The Drought Debate Down Under



Well before the agricultural revolution changed the world, a people known as the Gwion walked the earth in Northwest Australia. Until they didn’t.

Researchers believe that around 7,000 years ago, after millennia of inhabiting the continent’s Kimberley region, the Gwion either left the area or died off. The evidence comes from the sudden disappearance of a certain type of rock artwork that had been prevalent throughout the area for the preceding 10,000 years.

At the same time, the area quickly changed from a vibrant, green landscape to a barren environment, says a report co-authored by climatologist Hamish McGowan of the University of Queensland. Pollen samples found in the sediment indicate that seasonal rains stopped and the people were no longer able to survive in the region.

“Our research shows that the likely reason for the demise of the Gwion artists was a mega-drought spanning approximately 1,500 years, brought on by changing climate conditions that caused the collapse of the Australian summer monsoon,” said McGowan in a statement.

Given a recent spike in temperature on the continent, some fear that modern Australians could face a similar fate. The region started the year blanketed by a heat wave that set records. Temperatures in the first two weeks of 2013 routinely exceeded 115 degrees Fahrenheit across the continent. Australia is known for its hot summers, but a heat wave that long and so widespread is rare. On January 7, the national maximum temperature average hit 104.3 degrees, which beat a record-setting day from 1972. The following day was cooler—but just barely. January 8 became the third-hottest day ever recorded.

The popular belief is that this trend, on top of the persistent pressures of climate change, will lead to another prolonged drought. Australia has been struggling to adapt to this reality for years, making public investments in resilience such as the recently completed $450 million expansion of a seawater desalination plant in western Australia. “This does basically drought-proof Perth,” Colin Barnett, the premier of Western Australia, said in a statement.

While such projects seem vital for a water-challenged nation, a new study from Princeton University and the Australian National University casts doubt on whether or not rising temperatures will lead to more drought, both in Australia and elsewhere.

“The overall view has been that as temperature increases, drought is going to increase,” said Justin Sheffield, a research scholar at Princeton. “But it is not that simple.”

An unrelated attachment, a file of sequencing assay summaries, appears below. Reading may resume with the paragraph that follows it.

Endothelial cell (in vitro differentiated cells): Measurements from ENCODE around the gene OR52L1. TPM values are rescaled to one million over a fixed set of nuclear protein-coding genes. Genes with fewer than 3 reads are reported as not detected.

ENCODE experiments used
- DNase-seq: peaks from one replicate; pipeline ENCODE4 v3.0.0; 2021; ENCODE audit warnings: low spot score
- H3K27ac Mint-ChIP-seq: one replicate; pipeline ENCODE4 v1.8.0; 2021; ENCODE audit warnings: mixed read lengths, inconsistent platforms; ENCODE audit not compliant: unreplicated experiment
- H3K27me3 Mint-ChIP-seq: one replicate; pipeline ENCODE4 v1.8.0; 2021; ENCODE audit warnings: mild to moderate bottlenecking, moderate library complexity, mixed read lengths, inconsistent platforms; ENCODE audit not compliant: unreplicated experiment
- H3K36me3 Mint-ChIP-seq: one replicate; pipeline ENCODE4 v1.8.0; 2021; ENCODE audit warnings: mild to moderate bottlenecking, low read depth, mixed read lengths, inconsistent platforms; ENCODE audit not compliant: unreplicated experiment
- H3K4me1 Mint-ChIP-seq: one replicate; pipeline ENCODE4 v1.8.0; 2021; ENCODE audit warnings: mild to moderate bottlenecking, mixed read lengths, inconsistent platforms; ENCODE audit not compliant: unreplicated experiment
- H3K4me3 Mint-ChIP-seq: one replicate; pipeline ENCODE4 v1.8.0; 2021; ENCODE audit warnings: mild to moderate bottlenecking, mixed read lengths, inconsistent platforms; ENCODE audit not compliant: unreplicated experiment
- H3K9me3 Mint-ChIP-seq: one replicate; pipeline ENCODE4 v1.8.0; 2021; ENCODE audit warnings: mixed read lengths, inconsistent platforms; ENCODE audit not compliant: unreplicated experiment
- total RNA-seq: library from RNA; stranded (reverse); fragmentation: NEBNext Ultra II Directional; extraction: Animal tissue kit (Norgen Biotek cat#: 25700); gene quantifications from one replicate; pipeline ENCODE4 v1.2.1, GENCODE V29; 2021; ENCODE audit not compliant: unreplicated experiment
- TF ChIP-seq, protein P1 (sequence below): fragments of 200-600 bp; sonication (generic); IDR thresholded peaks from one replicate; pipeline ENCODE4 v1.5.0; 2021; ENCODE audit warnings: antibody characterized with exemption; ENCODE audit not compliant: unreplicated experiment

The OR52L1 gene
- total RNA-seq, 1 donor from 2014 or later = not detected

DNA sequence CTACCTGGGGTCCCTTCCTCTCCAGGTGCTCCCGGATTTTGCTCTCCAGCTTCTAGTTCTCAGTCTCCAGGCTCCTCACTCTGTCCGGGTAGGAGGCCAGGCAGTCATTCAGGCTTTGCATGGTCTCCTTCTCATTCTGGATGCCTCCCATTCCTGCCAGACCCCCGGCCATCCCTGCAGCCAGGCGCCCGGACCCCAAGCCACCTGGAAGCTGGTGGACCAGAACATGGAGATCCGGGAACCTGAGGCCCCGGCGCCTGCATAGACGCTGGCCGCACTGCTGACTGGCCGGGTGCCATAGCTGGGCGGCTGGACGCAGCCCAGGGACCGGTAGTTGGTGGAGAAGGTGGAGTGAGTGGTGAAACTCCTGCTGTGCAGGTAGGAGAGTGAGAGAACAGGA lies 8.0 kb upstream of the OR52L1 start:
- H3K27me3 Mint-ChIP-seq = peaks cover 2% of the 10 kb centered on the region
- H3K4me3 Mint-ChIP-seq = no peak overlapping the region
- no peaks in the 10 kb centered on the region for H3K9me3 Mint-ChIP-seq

The researchers claim that shortcomings in the Palmer Drought Severity Index, a model that has been widely used to assess drought in the past, in part due to its simplicity, may be the cause of this over-generalization. This index is tied to temperature to predict drought, and while that has some predictive qualities, it leaves out many other important variables, including humidity, wind and even solar radiation.

On the contrary, Sheffield’s model, the African Drought Monitor, takes such factors into account and can thus offer better results. And now, with widely available satellite information and other data sets, it makes a lot more sense to use a more nuanced means of assessing how dry the future might be. As such, the International Panel on Climate Change has adjusted its outlook, now backtracking from earlier pronouncements and stating that there is more uncertainty around whether rising temperatures will directly lead to more drought in the future.

Still, the new outlook doesn’t change everything, and scientific consensus continues to be that higher mercury readings will mean more drought. “It certainly does not mean that things are not going to be bad in the future,” said Sheffield. “It does not negate the idea that we are having an impact on the atmosphere, and that this will have an impact on drought.”

Jared Wade

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About the Author

Jared Wade is a freelance writer and the former senior editor of Risk Management.


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